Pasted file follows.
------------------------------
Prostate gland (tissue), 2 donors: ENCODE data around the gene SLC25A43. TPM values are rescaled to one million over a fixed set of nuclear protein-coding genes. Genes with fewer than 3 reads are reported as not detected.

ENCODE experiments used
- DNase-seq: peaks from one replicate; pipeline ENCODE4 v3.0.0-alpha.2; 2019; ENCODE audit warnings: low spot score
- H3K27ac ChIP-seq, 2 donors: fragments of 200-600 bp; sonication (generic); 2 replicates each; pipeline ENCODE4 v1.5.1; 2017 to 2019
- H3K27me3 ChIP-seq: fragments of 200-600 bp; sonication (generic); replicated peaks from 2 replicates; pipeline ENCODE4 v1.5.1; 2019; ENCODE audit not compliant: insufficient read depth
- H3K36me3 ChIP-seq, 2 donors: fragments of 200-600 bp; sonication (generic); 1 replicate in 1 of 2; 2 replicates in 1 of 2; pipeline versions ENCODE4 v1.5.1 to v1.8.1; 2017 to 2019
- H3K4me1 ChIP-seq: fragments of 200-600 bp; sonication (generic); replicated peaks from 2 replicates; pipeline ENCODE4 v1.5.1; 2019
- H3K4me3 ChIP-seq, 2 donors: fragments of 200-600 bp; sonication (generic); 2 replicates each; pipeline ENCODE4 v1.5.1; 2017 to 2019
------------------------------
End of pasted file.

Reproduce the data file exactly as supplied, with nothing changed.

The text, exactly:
Prostate gland (tissue), 2 donors: ENCODE data around the gene SLC25A43. TPM values are rescaled to one million over a fixed set of nuclear protein-coding genes. Genes with fewer than 3 reads are reported as not detected.

ENCODE experiments used
- DNase-seq: peaks from one replicate; pipeline ENCODE4 v3.0.0-alpha.2; 2019; ENCODE audit warnings: low spot score
- H3K27ac ChIP-seq, 2 donors: fragments of 200-600 bp; sonication (generic); 2 replicates each; pipeline ENCODE4 v1.5.1; 2017 to 2019
- H3K27me3 ChIP-seq: fragments of 200-600 bp; sonication (generic); replicated peaks from 2 replicates; pipeline ENCODE4 v1.5.1; 2019; ENCODE audit not compliant: insufficient read depth
- H3K36me3 ChIP-seq, 2 donors: fragments of 200-600 bp; sonication (generic); 1 replicate in 1 of 2; 2 replicates in 1 of 2; pipeline versions ENCODE4 v1.5.1 to v1.8.1; 2017 to 2019
- H3K4me1 ChIP-seq: fragments of 200-600 bp; sonication (generic); replicated peaks from 2 replicates; pipeline ENCODE4 v1.5.1; 2019
- H3K4me3 ChIP-seq, 2 donors: fragments of 200-600 bp; sonication (generic); 2 replicates each; pipeline ENCODE4 v1.5.1; 2017 to 2019